Excel - How to open Two copies of Excel under Win7
Asked By Roger on 24-Dec-09 01:43 PM
I have two different workbooks I would like to view at the same time. I would
also like to copy & paste cels from one spreadsheet to the other.
Under Winxp and earlier I could have two instances of Excel open at the same
time. Win-7 seems to prevent this.
The answers previously given do not apply to Win-7 as I cannot find the
options such as TOOLS so I can make changes.
trip_to_tokyo replied to Roger on 24-Dec-09 01:57 PM
Hi Roger, you can have 2 instances of EXCEL running under Windows 7: I have
just tested it and it works OK and you can do exactly what you want to do.
Please hit Yes if my comments have helped.
trip_to_tokyo replied to Roger on 24-Dec-09 02:01 PM
If you go to the task bar (at the bottom of the screen) once you have opened
the 2 instances of EXCEL you will see them both in the task bar (one instance
will be slightly to the right of the first one).
Please hit yes if my comments have helped.
trip_to_tokyo replied to Roger on 24-Dec-09 02:09 PM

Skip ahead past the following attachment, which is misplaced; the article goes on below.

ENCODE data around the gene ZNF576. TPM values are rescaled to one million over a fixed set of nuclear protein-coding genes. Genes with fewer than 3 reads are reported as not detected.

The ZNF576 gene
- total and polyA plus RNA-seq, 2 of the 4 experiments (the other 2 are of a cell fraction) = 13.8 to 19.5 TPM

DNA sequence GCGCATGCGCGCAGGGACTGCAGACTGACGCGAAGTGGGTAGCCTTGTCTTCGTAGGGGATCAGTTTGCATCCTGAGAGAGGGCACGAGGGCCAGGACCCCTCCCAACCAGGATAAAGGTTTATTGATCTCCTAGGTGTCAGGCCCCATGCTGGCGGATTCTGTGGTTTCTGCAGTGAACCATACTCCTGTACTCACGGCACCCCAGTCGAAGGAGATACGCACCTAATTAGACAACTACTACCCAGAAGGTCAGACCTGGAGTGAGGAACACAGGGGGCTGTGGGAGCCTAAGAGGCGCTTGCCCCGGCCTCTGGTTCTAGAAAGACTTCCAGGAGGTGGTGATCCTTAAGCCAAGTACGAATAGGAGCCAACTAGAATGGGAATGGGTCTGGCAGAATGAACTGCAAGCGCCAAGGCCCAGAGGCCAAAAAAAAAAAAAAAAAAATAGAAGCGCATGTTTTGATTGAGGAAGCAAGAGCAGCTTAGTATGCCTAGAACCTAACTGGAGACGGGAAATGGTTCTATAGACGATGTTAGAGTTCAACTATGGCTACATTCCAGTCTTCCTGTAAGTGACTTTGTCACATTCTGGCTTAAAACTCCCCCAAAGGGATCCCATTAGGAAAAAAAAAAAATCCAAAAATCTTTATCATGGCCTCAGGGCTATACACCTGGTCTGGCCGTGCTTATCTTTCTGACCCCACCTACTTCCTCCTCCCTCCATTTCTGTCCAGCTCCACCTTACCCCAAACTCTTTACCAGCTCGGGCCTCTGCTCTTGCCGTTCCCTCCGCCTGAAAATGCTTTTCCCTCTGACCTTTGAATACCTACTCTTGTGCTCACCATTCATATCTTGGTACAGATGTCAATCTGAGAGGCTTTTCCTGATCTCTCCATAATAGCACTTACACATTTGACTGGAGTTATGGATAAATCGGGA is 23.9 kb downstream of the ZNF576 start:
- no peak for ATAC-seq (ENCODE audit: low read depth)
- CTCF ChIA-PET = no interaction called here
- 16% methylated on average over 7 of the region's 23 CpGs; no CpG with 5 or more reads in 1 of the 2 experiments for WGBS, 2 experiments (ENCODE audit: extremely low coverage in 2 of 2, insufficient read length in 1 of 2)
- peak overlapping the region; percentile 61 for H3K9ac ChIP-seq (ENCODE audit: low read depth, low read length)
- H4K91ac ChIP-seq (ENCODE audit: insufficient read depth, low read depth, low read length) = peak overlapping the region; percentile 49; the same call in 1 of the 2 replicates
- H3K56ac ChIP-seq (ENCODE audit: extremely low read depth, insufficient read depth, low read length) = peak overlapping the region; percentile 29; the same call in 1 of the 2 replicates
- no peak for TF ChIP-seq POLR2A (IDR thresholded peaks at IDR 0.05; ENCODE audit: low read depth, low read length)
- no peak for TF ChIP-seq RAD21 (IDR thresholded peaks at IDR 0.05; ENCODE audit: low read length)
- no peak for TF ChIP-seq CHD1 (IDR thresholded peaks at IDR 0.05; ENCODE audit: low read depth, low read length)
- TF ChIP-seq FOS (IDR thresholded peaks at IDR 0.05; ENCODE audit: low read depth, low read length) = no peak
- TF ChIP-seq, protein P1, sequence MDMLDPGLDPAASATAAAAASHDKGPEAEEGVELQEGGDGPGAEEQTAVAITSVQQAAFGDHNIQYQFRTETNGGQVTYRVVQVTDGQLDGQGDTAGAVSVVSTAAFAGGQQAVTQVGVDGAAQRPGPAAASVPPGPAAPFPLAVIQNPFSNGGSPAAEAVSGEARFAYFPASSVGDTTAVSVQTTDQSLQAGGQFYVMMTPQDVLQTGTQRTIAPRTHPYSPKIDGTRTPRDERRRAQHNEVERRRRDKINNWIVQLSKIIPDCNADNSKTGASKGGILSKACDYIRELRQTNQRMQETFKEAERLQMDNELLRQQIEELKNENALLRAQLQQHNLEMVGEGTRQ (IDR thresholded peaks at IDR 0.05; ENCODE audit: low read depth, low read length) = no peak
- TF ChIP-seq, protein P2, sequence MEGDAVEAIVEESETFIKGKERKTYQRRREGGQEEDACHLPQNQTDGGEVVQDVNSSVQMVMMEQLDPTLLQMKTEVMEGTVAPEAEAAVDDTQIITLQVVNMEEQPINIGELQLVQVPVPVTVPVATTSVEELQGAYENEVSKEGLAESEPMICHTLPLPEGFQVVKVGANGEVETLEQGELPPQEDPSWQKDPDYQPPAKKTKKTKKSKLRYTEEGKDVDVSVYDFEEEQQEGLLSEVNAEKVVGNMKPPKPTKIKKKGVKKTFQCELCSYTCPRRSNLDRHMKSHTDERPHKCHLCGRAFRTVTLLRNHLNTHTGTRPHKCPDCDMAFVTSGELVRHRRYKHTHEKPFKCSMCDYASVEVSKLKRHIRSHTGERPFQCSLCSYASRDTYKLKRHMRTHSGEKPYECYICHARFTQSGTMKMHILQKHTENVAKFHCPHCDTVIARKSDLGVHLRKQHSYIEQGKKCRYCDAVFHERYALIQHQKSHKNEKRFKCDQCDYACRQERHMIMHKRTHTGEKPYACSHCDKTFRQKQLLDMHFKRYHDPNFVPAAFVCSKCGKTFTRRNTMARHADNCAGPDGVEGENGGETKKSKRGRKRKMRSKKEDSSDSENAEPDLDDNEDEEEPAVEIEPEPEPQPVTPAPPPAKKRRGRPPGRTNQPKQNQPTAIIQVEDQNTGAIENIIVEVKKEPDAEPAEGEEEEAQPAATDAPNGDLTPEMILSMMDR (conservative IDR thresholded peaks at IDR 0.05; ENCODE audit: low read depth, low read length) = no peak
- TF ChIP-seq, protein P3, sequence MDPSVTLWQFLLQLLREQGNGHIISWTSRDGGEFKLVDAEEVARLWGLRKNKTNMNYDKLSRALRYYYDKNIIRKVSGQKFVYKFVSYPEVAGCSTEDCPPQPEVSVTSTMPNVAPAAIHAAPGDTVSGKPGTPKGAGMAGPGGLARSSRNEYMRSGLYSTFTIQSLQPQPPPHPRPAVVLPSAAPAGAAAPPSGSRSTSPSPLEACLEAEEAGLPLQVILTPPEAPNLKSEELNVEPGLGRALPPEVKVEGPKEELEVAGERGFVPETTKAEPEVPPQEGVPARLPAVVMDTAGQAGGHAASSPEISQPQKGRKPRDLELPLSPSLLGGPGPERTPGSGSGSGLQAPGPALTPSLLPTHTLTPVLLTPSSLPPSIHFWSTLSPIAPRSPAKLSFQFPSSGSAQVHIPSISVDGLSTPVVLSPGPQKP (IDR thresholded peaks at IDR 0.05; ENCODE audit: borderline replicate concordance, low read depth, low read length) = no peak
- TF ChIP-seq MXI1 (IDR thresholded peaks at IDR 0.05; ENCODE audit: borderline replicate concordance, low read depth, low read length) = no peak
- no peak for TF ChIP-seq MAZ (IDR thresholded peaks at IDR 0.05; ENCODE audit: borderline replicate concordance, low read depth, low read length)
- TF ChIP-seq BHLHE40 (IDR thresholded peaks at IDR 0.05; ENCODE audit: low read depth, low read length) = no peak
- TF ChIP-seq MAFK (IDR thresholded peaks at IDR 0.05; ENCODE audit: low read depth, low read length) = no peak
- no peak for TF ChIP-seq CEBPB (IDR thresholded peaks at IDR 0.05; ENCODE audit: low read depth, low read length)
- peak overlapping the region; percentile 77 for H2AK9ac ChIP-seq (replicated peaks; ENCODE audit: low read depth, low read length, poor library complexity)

You might like to look at the brief video:-
Gord Dibben replied to trip_to_tokyo on 24-Dec-09 02:34 PM
Just curious about "do exactly what you want to do"
In earlier version when you had two instances of Excel running you could not
copy and paste formulas from one instance to the other.
Are you saying you now do this with Windows 7?
I would have thought the copy/paste would be Excel dependent, not OS
Gord Dibben MS Excel MVP
Gary Keramidas replied to Roger on 25-Dec-09 02:35 AM
i have it pinned to the taskbar. if i click it once, an instance opens. if i
then right click and choose microsoft excel from the menu, another instance
-- or, you can just hold the shift key when you click the taskbar icon and
another instance will open.
TopQuark replied to Gary Keramidas on 26-Dec-09 11:52 AM
THIS is is the correct response. One can also set the task bar such that
the open applications are not stacked up under the icon that launches them.
In other words, one can set it up to appear on the task bar in the
'classical' 'legacy' manner, where each open application uses up a task bar
area of its own. I like it stacked, and once the paradigm is learned and
familiar, it is quite intuitive and practical.